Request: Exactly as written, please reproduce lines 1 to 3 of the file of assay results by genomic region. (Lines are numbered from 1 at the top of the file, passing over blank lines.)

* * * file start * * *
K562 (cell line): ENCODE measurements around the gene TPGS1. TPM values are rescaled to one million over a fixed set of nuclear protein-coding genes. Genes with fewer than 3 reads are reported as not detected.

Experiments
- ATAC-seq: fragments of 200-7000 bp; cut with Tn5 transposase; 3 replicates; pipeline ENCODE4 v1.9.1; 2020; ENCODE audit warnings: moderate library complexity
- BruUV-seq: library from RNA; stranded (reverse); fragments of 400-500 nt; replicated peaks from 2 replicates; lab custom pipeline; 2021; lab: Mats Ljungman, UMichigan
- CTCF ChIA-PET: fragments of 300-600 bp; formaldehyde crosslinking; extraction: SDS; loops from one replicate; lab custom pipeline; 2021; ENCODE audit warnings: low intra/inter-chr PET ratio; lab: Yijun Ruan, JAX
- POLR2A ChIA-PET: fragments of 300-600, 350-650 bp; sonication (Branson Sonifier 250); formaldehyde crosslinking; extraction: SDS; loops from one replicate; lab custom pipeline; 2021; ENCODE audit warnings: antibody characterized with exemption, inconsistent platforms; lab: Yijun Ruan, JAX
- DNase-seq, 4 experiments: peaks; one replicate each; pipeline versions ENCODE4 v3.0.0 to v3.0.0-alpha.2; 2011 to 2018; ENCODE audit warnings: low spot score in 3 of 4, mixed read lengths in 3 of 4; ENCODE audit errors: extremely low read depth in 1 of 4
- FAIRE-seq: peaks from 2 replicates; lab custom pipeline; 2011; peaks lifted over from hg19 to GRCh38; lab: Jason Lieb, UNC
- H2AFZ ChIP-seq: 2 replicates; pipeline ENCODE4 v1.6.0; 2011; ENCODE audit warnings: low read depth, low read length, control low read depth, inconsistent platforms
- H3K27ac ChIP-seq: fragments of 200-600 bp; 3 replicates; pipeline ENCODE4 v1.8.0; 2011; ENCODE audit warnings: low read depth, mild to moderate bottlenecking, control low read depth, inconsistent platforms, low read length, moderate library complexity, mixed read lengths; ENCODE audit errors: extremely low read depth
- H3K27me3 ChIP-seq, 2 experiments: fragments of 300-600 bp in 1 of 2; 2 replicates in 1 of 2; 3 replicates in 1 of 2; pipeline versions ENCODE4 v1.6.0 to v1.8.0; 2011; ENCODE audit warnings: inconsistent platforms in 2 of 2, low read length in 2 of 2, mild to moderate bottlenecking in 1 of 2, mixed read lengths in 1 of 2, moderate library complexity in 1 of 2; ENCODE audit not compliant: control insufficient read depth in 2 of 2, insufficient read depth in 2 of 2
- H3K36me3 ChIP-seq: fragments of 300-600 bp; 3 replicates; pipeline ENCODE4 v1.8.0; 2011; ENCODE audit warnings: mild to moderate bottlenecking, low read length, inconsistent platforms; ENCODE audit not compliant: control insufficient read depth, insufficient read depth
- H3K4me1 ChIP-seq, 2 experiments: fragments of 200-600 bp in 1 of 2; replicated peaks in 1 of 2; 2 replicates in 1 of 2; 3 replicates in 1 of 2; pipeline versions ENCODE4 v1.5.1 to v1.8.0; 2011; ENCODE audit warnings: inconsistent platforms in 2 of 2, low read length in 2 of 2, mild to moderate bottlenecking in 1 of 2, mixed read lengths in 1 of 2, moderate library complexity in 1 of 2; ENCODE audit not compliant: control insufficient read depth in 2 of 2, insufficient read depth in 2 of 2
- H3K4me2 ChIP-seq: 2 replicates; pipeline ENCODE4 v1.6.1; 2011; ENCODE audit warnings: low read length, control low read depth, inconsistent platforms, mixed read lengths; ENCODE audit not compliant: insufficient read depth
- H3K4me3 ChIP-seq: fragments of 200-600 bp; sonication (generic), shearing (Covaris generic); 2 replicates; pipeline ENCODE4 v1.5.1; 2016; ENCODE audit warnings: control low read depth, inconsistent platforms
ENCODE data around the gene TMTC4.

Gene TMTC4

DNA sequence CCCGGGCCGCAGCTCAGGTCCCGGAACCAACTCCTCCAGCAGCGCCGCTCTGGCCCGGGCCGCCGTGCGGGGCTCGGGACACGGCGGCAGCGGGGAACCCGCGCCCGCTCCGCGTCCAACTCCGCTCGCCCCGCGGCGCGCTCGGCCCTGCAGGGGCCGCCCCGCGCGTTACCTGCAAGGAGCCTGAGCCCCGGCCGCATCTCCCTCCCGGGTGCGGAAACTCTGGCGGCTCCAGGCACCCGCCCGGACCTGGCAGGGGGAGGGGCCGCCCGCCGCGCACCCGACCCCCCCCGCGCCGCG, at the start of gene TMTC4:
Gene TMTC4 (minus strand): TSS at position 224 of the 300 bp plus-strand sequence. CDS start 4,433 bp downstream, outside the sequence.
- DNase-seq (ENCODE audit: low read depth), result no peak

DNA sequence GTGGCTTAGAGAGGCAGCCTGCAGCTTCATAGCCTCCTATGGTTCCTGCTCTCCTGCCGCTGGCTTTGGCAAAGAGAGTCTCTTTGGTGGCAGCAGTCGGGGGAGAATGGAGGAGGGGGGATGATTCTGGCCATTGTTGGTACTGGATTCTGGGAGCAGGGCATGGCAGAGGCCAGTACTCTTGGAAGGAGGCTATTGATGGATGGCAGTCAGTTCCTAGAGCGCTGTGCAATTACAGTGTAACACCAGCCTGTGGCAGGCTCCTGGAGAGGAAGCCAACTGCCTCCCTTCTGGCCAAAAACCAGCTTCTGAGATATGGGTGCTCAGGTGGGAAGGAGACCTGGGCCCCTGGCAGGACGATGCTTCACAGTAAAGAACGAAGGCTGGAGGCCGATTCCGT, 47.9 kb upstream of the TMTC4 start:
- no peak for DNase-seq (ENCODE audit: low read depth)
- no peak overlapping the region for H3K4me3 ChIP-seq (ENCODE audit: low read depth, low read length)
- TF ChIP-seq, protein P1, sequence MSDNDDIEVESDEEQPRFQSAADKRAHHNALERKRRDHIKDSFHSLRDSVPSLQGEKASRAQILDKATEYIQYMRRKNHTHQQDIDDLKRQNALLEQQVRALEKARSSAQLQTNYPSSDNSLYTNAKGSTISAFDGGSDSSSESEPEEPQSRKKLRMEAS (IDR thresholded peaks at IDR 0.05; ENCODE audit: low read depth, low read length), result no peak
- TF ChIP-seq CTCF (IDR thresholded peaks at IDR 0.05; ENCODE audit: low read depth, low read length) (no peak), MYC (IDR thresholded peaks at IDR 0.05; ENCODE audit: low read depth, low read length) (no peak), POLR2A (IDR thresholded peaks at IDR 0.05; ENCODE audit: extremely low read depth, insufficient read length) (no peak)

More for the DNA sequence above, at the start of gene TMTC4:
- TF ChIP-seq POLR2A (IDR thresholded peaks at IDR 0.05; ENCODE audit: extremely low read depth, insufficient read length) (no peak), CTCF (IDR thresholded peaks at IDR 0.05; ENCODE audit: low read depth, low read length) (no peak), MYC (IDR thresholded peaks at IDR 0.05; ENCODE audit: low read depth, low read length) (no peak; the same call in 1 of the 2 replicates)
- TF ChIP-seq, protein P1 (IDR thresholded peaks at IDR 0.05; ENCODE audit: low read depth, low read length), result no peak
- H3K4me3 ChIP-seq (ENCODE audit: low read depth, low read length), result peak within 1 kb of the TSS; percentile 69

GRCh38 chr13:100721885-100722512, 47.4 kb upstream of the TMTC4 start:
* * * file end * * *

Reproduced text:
K562 (cell line): ENCODE measurements around the gene TPGS1. TPM values are rescaled to one million over a fixed set of nuclear protein-coding genes. Genes with fewer than 3 reads are reported as not detected.

Experiments
- ATAC-seq: fragments of 200-7000 bp; cut with Tn5 transposase; 3 replicates; pipeline ENCODE4 v1.9.1; 2020; ENCODE audit warnings: moderate library complexity